↑ I find that a tube of contact cement is good for only one use. It gums up after being capped. Throw them away and just get a few spares.
I keep mine in a prescription pill bottle, and I seal the tube tightly. I also use the same bigger tubes you bought. It does creep me out a little when they get older but I have not had one gum up on me in recent years, doing this. Also, see how many patches I have in the kit(s)? I buy them in boxes of I think 100 rather than the little all-inclusive kits that are sold. Then I add a scrap of sandpaper and ready to go.
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I also have a Litelok X3 angle-grinder-resistant u lock on the way. 30 day wait as there is a production backlog.

And my oh my I discovered SQLab saddles after it turned out I was using saddles that were too narrow, and ended up giving myself an injury as a result. The SQLab 'medical' version ('M-D' which does not stand for medical) in the 16mm width it turns out my butt-bones dictate I use is amazing. So much for my narrow saddles from when I was in my 20's.
 
Both my E bikes are now ready for daily use

Been shopping in Halfords for 40 years, the prices were good then at checkout i go another £6 off

2 bikes, I have even placed the 2 cameras on the backs of both
 

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Very nice. By the way, Topeak also makes an MTX trunk bag with fold-out panniers that are very handy for shopping.

When I go away next year after Winter I will need to find out which "reasonable" panniers fit this rack :( I have NO idea
 
I made a couple more winter eBiking related purchases last week; should arrive Friday this week:

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I have some winter pants already, but none that keep away from the chainring. These taper down nicely ↑.
 
Okay, I lack self-control. More purchases made.

Innova Hybrid tires, 30 PSI rated, street tread. I really like them.

48v 30Ah battery in a Hailong case. (Probably a scam battery that is way over-rated. I will find out when it arrives). But who wouldn't want three batteries for their bikes ;)
 
Just bought


I don't buy cheap, I research and test before committing, so items me be cheaper but 100% WORK, in fact the gloves are amazing for the price.

I paid £19 for these glassers last week wish I had bought 2. I lost a pair last week, I used to wear (have 6 pairs Rayban/Oakley) my others but fear losing them, glad I wore the Oakleys really annoyed as they are great.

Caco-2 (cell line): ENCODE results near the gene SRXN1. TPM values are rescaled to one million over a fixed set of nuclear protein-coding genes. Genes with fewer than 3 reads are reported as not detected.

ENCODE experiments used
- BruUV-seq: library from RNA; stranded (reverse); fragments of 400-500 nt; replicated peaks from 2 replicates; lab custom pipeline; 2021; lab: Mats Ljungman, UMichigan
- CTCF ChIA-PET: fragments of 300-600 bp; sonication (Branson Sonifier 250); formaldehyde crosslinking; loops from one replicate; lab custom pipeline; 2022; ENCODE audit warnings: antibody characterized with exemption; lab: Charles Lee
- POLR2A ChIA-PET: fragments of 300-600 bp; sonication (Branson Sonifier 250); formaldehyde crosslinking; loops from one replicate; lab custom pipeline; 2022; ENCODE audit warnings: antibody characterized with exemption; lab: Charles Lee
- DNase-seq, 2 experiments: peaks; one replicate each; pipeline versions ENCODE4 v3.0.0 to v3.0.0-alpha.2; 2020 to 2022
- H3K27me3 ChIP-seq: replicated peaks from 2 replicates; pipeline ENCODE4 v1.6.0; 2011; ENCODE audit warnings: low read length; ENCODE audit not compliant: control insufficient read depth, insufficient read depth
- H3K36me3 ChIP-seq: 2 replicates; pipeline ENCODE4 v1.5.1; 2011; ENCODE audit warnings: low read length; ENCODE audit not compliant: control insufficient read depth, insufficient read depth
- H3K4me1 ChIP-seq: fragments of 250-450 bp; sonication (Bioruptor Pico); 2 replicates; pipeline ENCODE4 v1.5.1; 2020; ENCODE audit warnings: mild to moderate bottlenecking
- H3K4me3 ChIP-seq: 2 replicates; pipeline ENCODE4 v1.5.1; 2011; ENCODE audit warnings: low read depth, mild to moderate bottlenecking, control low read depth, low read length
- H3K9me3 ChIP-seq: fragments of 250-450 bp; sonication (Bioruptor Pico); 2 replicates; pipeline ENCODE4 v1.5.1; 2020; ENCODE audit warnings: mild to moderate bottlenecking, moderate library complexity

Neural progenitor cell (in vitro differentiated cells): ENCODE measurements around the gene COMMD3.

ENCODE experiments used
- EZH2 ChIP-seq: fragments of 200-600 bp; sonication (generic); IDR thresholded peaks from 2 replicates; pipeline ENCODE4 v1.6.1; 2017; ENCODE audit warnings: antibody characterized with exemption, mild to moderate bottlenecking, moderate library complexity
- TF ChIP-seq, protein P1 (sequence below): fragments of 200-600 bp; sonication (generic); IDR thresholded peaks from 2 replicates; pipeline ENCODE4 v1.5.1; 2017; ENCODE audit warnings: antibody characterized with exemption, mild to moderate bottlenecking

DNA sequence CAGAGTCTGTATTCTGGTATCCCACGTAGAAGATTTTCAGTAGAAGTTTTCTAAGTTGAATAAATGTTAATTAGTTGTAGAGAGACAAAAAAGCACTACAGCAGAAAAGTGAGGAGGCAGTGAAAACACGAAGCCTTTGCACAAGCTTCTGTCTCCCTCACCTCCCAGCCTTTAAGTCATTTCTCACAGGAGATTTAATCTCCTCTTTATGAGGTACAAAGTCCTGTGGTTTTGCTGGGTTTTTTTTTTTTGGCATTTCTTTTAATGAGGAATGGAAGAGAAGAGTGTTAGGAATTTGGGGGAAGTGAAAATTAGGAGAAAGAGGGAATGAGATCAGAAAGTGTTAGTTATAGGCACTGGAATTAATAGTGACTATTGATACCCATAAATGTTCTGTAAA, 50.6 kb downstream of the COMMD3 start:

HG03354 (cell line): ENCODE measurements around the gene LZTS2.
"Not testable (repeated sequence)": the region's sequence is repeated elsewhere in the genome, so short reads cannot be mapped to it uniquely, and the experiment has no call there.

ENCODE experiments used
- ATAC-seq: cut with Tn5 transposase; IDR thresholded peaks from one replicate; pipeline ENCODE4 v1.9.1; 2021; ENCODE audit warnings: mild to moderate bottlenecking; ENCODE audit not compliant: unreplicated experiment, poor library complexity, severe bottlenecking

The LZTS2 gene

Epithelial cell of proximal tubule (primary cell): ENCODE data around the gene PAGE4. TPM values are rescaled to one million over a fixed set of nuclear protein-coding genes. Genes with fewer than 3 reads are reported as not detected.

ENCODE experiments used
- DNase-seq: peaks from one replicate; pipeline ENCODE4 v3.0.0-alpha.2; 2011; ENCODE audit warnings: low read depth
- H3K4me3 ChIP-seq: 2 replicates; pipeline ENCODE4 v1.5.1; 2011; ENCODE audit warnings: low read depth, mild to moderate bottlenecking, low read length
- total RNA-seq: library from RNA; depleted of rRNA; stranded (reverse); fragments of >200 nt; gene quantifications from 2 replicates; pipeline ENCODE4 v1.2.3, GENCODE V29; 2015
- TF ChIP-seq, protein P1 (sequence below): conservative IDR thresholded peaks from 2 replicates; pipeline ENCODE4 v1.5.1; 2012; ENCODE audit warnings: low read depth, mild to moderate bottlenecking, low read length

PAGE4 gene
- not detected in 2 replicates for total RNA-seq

The Yale lock was £18 last week.



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I finally got around to ordering an upgrade for the rear shock. On the Zeeger S1, the factory rear shock is an "immovable object". It gave me concerns the cantilever shock system might become damaged from a hard bounce. The original shock is also non-adjustable. With the factory shock, the rear suspension might as well be welded in place. I am not "underweight" as I tip the scales at a bit over 200 pounds.

A new shock was ordered that has adjustable preload and rebound. I suspect it has a lighter rated spring as well (750 pounds per inch of compression).

The logic: Why pay for a dual suspension bike, if only the front suspension moves?

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I finally got around to ordering an upgrade for the rear shock. On the Zeeger S1, the factory rear shock is an "immovable object". It gave me concerns the cantilever shock system might become damaged from a hard bounce. The original shock is also non-adjustable. With the factory shock, the rear suspension might as well be welded in place. I am not "underweight" as I tip the scales at a bit over 200 pounds.

A new shock was ordered that has adjustable preload and rebound. I suspect it has a lighter rated spring as well (750 pounds per inch of compression).

The logic: Why pay for a dual suspension bike, if only the front suspension moves?
I hear you on that one. I just loosed the preload on the rear shocks of my HyperScrambler 2 to the lowest setting, and even there, they barely move. I may look to upgrade them in the future. It's one area for cost-cutting, as they can still advertise "full suspension", but good shocks cost good money.
 
I bought a few more items:

AirTags. I'll put one in the special compartment in the battery of my eMoped. May try to find a spot to hide them in other eBikes too:
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A pair of helmet locks. I only needed one, as they need a D-ring to work and I won't wear a motorcycle helmet on my other eBikes. However, they were cheap enough. Used it today for the first time for an appointment before work:
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A Crampbuster to help modulate the throttle. I tried it last night; don't like it at all. It gets in the way of using the rear brake:

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Insulated bike pants. These are very nice, but I haven't tried them yet. A fellow member of my road bike club has them and recommended them. We went on a 60 mile ride when it was in the 40s (°F) and he said they were too hot. Should be great on an eBike though, on which we're not generating as much of our own heat:
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A supplemental headlight for the eMoped. If it works out as well as I hope, I may use it on two other bikes, as it comes with additional mounting brackets. For something like this with a built-in Li-Ion battery pack, it makes sense to share it between bikes, so I can get the most life out of it while the built-in battery is still good. This is supposed to arrive Sunday.
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I rode thru another rainstorm yesterday. Stayed completely dry.

Wells Lamont hydrahyde waterproof work gloves. Wear a size bigger than normal and wear your cycling gloves underneath, or go normal size and they are nice and roomy.